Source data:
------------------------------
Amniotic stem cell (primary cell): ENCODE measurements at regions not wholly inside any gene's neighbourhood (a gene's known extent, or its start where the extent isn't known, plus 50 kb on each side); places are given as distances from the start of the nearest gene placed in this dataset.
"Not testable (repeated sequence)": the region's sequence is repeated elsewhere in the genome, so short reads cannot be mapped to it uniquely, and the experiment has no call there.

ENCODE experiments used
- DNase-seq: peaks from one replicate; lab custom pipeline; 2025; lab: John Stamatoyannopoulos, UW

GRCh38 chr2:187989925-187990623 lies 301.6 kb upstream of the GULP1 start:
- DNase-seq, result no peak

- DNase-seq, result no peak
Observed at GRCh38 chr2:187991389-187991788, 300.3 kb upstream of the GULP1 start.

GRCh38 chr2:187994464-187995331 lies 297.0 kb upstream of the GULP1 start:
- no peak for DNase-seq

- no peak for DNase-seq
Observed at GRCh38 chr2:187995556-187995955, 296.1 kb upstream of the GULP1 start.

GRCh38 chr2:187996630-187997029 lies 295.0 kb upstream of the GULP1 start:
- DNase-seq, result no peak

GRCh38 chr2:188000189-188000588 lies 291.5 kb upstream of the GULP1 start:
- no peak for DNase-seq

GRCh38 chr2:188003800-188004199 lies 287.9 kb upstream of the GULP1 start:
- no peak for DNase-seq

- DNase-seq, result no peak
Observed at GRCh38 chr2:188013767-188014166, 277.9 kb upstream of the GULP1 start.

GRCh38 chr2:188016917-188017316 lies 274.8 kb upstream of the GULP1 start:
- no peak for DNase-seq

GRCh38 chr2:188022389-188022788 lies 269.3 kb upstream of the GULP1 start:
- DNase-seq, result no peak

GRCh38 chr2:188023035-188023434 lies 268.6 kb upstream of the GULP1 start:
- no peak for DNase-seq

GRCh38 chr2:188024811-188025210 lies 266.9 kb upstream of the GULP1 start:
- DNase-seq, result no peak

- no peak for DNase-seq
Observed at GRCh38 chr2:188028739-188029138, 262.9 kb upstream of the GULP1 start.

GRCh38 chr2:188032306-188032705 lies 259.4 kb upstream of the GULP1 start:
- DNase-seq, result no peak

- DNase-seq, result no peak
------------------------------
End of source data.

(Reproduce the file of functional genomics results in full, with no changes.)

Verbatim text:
Amniotic stem cell (primary cell): ENCODE measurements at regions not wholly inside any gene's neighbourhood (a gene's known extent, or its start where the extent isn't known, plus 50 kb on each side); places are given as distances from the start of the nearest gene placed in this dataset.
"Not testable (repeated sequence)": the region's sequence is repeated elsewhere in the genome, so short reads cannot be mapped to it uniquely, and the experiment has no call there.

ENCODE experiments used
- DNase-seq: peaks from one replicate; lab custom pipeline; 2025; lab: John Stamatoyannopoulos, UW

GRCh38 chr2:187989925-187990623 lies 301.6 kb upstream of the GULP1 start:
- DNase-seq, result no peak

- DNase-seq, result no peak
Observed at GRCh38 chr2:187991389-187991788, 300.3 kb upstream of the GULP1 start.

GRCh38 chr2:187994464-187995331 lies 297.0 kb upstream of the GULP1 start:
- no peak for DNase-seq

- no peak for DNase-seq
Observed at GRCh38 chr2:187995556-187995955, 296.1 kb upstream of the GULP1 start.

GRCh38 chr2:187996630-187997029 lies 295.0 kb upstream of the GULP1 start:
- DNase-seq, result no peak

GRCh38 chr2:188000189-188000588 lies 291.5 kb upstream of the GULP1 start:
- no peak for DNase-seq

GRCh38 chr2:188003800-188004199 lies 287.9 kb upstream of the GULP1 start:
- no peak for DNase-seq

- DNase-seq, result no peak
Observed at GRCh38 chr2:188013767-188014166, 277.9 kb upstream of the GULP1 start.

GRCh38 chr2:188016917-188017316 lies 274.8 kb upstream of the GULP1 start:
- no peak for DNase-seq

GRCh38 chr2:188022389-188022788 lies 269.3 kb upstream of the GULP1 start:
- DNase-seq, result no peak

GRCh38 chr2:188023035-188023434 lies 268.6 kb upstream of the GULP1 start:
- no peak for DNase-seq

GRCh38 chr2:188024811-188025210 lies 266.9 kb upstream of the GULP1 start:
- DNase-seq, result no peak

- no peak for DNase-seq
Observed at GRCh38 chr2:188028739-188029138, 262.9 kb upstream of the GULP1 start.

GRCh38 chr2:188032306-188032705 lies 259.4 kb upstream of the GULP1 start:
- DNase-seq, result no peak

- DNase-seq, result no peak